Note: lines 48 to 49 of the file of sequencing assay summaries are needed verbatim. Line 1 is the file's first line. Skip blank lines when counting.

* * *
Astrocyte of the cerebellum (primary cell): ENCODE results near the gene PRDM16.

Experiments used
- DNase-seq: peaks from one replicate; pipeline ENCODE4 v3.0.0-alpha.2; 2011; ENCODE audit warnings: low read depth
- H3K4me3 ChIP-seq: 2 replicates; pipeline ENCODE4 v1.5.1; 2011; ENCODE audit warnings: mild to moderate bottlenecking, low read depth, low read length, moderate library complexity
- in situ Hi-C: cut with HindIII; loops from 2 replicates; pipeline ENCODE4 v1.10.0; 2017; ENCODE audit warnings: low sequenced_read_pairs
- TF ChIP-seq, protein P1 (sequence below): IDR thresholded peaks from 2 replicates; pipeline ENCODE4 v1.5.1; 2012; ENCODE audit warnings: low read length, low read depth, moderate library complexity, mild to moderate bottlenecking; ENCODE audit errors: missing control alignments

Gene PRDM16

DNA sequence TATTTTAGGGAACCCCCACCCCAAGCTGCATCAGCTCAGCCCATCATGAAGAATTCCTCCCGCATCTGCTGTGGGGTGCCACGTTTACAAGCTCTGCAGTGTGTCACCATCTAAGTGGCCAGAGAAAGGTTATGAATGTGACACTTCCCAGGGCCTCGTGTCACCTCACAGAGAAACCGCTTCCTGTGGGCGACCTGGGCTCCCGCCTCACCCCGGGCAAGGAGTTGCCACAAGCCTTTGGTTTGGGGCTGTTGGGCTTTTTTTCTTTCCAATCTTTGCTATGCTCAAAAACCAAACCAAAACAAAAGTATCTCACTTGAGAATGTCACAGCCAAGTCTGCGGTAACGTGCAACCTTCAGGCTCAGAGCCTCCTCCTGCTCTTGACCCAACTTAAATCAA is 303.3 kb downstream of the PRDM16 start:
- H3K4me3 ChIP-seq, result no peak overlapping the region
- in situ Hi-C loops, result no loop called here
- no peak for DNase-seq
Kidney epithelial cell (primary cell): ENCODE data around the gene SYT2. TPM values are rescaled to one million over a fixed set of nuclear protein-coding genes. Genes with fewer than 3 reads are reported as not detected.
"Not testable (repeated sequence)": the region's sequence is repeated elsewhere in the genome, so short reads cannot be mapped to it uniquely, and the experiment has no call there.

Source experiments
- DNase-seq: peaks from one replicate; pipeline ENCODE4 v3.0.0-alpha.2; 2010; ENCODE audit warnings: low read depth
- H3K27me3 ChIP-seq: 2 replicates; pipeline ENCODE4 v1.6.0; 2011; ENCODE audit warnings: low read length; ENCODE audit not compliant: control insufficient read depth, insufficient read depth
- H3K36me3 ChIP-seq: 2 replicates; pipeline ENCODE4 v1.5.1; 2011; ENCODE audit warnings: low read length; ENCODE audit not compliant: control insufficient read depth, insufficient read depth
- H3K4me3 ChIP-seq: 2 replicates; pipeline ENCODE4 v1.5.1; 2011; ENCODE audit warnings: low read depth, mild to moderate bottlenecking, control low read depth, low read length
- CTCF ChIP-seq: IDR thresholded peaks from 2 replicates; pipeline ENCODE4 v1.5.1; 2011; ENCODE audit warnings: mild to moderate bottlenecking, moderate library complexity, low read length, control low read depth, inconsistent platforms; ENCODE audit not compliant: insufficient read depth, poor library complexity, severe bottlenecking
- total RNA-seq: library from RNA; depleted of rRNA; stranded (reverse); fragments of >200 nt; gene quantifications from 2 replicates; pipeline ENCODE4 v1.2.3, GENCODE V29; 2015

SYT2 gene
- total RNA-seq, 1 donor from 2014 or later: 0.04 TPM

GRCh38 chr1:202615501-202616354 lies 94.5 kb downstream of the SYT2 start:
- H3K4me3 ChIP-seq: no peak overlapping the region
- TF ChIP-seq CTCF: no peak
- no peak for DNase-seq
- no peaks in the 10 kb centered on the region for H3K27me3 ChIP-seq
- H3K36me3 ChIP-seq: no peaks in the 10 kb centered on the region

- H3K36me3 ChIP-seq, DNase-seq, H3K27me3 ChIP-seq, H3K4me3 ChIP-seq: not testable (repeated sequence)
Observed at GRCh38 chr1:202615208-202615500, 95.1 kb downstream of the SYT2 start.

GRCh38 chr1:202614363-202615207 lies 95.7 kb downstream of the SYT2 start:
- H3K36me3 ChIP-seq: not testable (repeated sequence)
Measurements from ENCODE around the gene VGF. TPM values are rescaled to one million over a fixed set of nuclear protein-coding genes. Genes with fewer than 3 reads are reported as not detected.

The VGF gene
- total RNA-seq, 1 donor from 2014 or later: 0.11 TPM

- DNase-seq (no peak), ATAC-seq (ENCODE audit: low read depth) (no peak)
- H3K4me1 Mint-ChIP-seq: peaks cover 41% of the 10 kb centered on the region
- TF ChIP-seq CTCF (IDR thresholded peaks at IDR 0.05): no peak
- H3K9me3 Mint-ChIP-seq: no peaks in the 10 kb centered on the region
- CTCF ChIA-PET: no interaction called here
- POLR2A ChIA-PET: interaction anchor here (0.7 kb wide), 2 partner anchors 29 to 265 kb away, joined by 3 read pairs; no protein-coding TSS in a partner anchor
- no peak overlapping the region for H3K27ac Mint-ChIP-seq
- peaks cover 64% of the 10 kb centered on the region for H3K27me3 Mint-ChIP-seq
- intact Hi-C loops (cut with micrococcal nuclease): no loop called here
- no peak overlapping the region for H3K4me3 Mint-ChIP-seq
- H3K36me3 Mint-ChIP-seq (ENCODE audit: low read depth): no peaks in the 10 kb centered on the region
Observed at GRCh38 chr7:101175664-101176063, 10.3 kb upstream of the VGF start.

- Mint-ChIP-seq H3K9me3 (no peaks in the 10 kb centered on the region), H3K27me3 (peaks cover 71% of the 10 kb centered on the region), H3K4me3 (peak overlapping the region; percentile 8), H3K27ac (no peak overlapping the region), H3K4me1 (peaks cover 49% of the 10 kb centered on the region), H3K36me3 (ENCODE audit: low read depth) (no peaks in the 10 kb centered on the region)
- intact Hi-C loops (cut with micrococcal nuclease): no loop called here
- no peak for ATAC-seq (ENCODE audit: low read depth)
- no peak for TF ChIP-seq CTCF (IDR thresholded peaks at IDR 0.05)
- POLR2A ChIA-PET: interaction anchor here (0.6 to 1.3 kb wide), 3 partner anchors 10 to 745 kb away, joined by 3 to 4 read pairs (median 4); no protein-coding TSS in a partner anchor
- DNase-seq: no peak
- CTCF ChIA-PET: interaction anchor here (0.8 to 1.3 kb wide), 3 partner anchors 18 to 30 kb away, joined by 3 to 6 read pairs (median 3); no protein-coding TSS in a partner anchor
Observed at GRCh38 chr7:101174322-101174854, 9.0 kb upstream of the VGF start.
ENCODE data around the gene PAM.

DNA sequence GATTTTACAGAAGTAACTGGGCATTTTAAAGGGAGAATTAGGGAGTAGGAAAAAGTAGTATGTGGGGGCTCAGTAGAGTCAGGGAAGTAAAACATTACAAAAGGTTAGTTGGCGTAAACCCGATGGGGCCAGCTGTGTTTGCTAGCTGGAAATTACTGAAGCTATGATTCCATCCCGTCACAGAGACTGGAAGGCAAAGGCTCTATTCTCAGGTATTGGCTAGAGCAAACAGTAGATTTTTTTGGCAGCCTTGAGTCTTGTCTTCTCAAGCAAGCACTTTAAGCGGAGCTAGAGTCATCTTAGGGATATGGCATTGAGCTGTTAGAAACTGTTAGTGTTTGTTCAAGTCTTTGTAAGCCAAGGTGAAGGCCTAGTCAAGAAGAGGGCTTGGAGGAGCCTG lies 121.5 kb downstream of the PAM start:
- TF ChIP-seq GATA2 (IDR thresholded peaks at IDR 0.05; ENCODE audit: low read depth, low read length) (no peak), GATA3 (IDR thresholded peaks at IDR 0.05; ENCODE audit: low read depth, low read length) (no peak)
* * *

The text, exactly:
- Mint-ChIP-seq H3K9me3 (no peaks in the 10 kb centered on the region), H3K27me3 (peaks cover 71% of the 10 kb centered on the region), H3K4me3 (peak overlapping the region; percentile 8), H3K27ac (no peak overlapping the region), H3K4me1 (peaks cover 49% of the 10 kb centered on the region), H3K36me3 (ENCODE audit: low read depth) (no peaks in the 10 kb centered on the region)
- intact Hi-C loops (cut with micrococcal nuclease): no loop called here